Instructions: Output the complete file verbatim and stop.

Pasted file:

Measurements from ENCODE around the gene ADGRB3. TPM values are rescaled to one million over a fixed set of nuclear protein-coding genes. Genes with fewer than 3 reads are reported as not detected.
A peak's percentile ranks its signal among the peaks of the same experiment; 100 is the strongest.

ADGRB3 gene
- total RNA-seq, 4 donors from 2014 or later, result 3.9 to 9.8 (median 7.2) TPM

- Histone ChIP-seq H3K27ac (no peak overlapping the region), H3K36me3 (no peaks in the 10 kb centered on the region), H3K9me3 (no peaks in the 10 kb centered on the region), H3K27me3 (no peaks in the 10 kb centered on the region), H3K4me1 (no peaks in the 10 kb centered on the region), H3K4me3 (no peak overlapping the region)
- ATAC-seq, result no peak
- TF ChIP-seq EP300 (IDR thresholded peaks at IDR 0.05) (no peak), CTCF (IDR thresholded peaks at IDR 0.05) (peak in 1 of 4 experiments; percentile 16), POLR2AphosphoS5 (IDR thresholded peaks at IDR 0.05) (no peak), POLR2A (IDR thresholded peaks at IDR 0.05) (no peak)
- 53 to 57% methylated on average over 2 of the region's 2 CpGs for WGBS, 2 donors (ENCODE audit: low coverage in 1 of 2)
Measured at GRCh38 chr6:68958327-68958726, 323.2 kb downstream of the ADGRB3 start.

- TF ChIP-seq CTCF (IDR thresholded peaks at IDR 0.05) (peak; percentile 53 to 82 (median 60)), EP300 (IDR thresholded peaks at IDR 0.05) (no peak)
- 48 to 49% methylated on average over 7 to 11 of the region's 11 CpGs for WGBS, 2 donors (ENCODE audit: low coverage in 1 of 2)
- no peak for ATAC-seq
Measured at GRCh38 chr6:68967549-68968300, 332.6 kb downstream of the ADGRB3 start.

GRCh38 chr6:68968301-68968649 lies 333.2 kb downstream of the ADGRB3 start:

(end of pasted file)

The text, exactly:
Measurements from ENCODE around the gene ADGRB3. TPM values are rescaled to one million over a fixed set of nuclear protein-coding genes. Genes with fewer than 3 reads are reported as not detected.
A peak's percentile ranks its signal among the peaks of the same experiment; 100 is the strongest.

ADGRB3 gene
- total RNA-seq, 4 donors from 2014 or later, result 3.9 to 9.8 (median 7.2) TPM

- Histone ChIP-seq H3K27ac (no peak overlapping the region), H3K36me3 (no peaks in the 10 kb centered on the region), H3K9me3 (no peaks in the 10 kb centered on the region), H3K27me3 (no peaks in the 10 kb centered on the region), H3K4me1 (no peaks in the 10 kb centered on the region), H3K4me3 (no peak overlapping the region)
- ATAC-seq, result no peak
- TF ChIP-seq EP300 (IDR thresholded peaks at IDR 0.05) (no peak), CTCF (IDR thresholded peaks at IDR 0.05) (peak in 1 of 4 experiments; percentile 16), POLR2AphosphoS5 (IDR thresholded peaks at IDR 0.05) (no peak), POLR2A (IDR thresholded peaks at IDR 0.05) (no peak)
- 53 to 57% methylated on average over 2 of the region's 2 CpGs for WGBS, 2 donors (ENCODE audit: low coverage in 1 of 2)
Measured at GRCh38 chr6:68958327-68958726, 323.2 kb downstream of the ADGRB3 start.

- TF ChIP-seq CTCF (IDR thresholded peaks at IDR 0.05) (peak; percentile 53 to 82 (median 60)), EP300 (IDR thresholded peaks at IDR 0.05) (no peak)
- 48 to 49% methylated on average over 7 to 11 of the region's 11 CpGs for WGBS, 2 donors (ENCODE audit: low coverage in 1 of 2)
- no peak for ATAC-seq
Measured at GRCh38 chr6:68967549-68968300, 332.6 kb downstream of the ADGRB3 start.

GRCh38 chr6:68968301-68968649 lies 333.2 kb downstream of the ADGRB3 start: